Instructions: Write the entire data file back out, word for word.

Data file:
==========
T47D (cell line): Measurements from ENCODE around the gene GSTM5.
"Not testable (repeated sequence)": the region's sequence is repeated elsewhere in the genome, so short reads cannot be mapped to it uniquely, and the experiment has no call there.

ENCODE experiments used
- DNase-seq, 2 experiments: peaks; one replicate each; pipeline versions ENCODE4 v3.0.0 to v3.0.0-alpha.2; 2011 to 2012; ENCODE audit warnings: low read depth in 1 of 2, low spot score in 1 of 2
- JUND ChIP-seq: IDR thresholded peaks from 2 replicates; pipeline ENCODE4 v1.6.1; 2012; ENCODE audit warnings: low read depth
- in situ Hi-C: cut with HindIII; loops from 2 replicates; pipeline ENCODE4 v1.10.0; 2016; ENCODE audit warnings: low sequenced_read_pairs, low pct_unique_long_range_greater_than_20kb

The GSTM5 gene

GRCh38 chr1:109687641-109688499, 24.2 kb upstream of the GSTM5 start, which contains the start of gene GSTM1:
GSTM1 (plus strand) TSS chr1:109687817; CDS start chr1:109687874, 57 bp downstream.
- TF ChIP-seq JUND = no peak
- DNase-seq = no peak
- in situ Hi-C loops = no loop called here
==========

T47D (cell line): Measurements from ENCODE around the gene GSTM5.
"Not testable (repeated sequence)": the region's sequence is repeated elsewhere in the genome, so short reads cannot be mapped to it uniquely, and the experiment has no call there.

ENCODE experiments used
- DNase-seq, 2 experiments: peaks; one replicate each; pipeline versions ENCODE4 v3.0.0 to v3.0.0-alpha.2; 2011 to 2012; ENCODE audit warnings: low read depth in 1 of 2, low spot score in 1 of 2
- JUND ChIP-seq: IDR thresholded peaks from 2 replicates; pipeline ENCODE4 v1.6.1; 2012; ENCODE audit warnings: low read depth
- in situ Hi-C: cut with HindIII; loops from 2 replicates; pipeline ENCODE4 v1.10.0; 2016; ENCODE audit warnings: low sequenced_read_pairs, low pct_unique_long_range_greater_than_20kb

The GSTM5 gene

GRCh38 chr1:109687641-109688499, 24.2 kb upstream of the GSTM5 start, which contains the start of gene GSTM1:
GSTM1 (plus strand) TSS chr1:109687817; CDS start chr1:109687874, 57 bp downstream.
- TF ChIP-seq JUND = no peak
- DNase-seq = no peak
- in situ Hi-C loops = no loop called here